West Bengal offers a wide array of the most exotic and delicious sweets. You will be hard pressed to find a person in Bengal who doesn’t have a sweet tooth. Throughout the state a plethora of sweet shops can be found in every nook and cranny, selling a diverse range of sweets. There is a hoard of popular West Bengal sweets to choose from if you are in the state. Here is a list to help you opt for the best of them.

Roshogulla – The most popular name in the list of West Bengal sweets:

Roshogulla

Roshogulla and West Bengal have almost become synonymous with each other. There’s no Bengali alive, perhaps, who hasn’t had a Roshogulla and doesn’t cherish it. These little, soft, round white balls of sweet are made out of Chhena (cheese curds) and dipped into a sugary syrup. This is the one sweet that is found in literally every single sweet shop in West Bengal. And the sales of Roshogulla shoot up during big festivals as it’s the most in-demand sweet during the time. Over the years, several varieties of Roshogulla have emerged, but the original white one is always fancied.

Mishti Doi:

Mihti Doi

If there is one sweet that has given the Roshogulla a run for its money in Bengal its Mishti Doi, or sweetened yoghurt. This sweet delicacy has melted the hearts of countless Bengalis over the decades and continues to be the most sought after dessert in the state. Mishti Doi is the most common sweet dish that is consumed in Bengali households during the summer months. Sweet, soft and chilled – it just melts into your mouth and reinvigorates your soul.

Payesh:

 Payesh

You can call it the Bengali version of ‘Kheer’ but Payesh is a dessert that is close to all Bengalis. It is generally prepared at home during a festival or on a happy or pious occasion. Payesh is prepared with milk, rice, sugar, ghee along with cardamom and bay. It also includes dry fruits like cashews and other nuts. The perfect payesh should be served hot and should have a thick, creamy texture. It is sweet, heavy and filling and perfect to savor a happy moment.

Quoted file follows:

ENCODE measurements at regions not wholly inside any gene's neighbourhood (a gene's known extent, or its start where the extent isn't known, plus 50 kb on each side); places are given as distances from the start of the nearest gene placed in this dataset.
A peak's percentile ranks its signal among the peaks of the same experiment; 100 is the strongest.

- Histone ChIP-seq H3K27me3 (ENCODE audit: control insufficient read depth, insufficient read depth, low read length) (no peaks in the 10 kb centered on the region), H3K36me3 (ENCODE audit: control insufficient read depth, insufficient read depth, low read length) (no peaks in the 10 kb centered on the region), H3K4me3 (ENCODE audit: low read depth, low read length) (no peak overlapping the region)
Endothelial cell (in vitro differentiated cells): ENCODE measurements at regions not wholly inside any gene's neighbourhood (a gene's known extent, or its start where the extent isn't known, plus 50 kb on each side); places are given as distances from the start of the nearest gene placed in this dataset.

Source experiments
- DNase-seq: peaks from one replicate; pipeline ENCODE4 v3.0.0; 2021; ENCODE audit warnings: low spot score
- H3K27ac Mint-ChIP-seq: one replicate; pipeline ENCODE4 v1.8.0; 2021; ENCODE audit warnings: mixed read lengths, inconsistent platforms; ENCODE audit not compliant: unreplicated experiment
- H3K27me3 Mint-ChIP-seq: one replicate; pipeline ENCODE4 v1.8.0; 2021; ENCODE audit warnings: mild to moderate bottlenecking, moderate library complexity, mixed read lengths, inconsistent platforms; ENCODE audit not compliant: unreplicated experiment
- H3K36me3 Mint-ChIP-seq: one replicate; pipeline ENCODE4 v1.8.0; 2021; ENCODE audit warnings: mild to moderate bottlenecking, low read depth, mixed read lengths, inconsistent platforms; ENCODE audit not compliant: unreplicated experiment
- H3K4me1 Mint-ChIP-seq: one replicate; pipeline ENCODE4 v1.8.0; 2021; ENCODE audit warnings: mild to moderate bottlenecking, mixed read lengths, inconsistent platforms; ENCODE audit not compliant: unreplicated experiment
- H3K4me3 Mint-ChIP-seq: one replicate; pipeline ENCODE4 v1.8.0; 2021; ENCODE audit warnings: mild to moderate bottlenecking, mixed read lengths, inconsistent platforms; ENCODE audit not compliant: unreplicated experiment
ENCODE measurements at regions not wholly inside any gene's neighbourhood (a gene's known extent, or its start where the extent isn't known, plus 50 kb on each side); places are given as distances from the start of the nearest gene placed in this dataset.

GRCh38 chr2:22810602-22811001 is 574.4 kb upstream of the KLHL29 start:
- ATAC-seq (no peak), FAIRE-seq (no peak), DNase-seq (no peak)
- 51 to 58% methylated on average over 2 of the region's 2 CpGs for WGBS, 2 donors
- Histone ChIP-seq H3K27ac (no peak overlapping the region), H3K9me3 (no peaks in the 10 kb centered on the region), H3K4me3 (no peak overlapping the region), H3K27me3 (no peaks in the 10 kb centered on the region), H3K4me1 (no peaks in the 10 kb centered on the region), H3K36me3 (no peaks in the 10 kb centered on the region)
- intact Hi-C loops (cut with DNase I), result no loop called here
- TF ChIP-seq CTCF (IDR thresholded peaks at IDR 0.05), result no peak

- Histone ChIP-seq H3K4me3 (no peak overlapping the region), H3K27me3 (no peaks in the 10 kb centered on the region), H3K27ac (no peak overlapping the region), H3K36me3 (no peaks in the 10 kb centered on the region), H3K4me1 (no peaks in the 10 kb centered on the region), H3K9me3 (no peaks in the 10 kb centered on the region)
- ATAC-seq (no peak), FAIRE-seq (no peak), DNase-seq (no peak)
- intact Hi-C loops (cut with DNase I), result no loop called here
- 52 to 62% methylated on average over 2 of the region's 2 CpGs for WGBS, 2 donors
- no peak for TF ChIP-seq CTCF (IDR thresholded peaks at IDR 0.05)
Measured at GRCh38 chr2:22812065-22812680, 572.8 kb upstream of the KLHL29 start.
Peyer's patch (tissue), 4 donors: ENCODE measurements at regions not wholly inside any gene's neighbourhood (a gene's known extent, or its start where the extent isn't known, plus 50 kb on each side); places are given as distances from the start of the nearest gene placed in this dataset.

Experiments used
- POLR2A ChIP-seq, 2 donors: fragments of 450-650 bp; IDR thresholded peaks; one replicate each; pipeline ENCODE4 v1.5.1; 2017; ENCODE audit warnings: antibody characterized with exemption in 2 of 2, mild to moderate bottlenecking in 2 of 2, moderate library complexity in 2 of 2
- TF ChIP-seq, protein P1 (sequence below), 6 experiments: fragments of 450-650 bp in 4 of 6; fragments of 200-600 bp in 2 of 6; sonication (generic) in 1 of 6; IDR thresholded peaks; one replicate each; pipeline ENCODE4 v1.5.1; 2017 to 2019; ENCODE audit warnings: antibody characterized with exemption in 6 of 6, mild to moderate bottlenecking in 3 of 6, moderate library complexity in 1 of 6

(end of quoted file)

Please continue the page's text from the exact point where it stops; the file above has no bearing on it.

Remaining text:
Amriti:

Amriti

Amriti or Imarati is very similar to the Jalebi which is found in North India. But Jalebi is made from all-purpose flour or maida while the basic ingredients of Amriti include urad dal batter (polished black lentil), sugar, water, saffron colour, cardomom ground and ghee to fry the item. The key to making the perfect Amriti is, after its ingredients, to deep fry it in the ghee and then give it a spiral shape along with its distinctive circular design on the borders. It is crispy and syrupy and tastes perfect after having a spicy snack.

Sondesh:

Sondesh

There are countless varieties of Shondesh found in different parts of India today. But a genuine Shondesh will always remain the most celebrated sweet of West Bengal . This dry sweet is made with condensed milk and sugar. In some cases, even jaggery or Gur is used to prepare a Sondesh, especially during the winter months. Sondesh is the most basic and common sweet found in even the remotest parts of Bengal. It is light on the stomach and many doctors too recommend it at times for people suffering with an upset stomach. Shondesh has been the staple sweet in West Bengal for decades and generations of Bengalis have devoured it merrily. Even today, the sweet has a special place in the hearts of all Bengalis and is exchanged regularly in the state on different occasions.

Langcha – The lesser-known yet delightful name in the array of West Bengal sweets:

langcha
Langcha

Found only in the eastern parts of India, Langcha is a lesser-known but very popular sweet of West Bengal. Made from khoya (a form of solid milk), Langcha is prepared by adding flour and sugar in the khoya and then frying and dipping it in syrup for a long time. The sweet has a cylindrical shape and somewhat tastes like a Gulab Jamun. However, it is slightly less sweet and syrupy than gulab jamun. People in West Bengal prefer having Langcha served hot and the sweet is mostly consumed in wedding ceremonies or during festivals. You will often find many elderly Bengali men, standing outside a dimly lit sweet shop in some remote corner of Bengal, with a plate of Langcha in his hand.

It is almost impossible to name all the famous Bengali sweets here; such is the massive variety. Some of the other popular West Bengal sweets include Chhenar Jilipi, Patishapta, Chomchom, Kheer Kadam, Sar Bhaja, Chandrapuli, Naru, Labong Latika and Joynogor-er Moa.

What are some of the other sweet items you would like to add to this list? Comment below.

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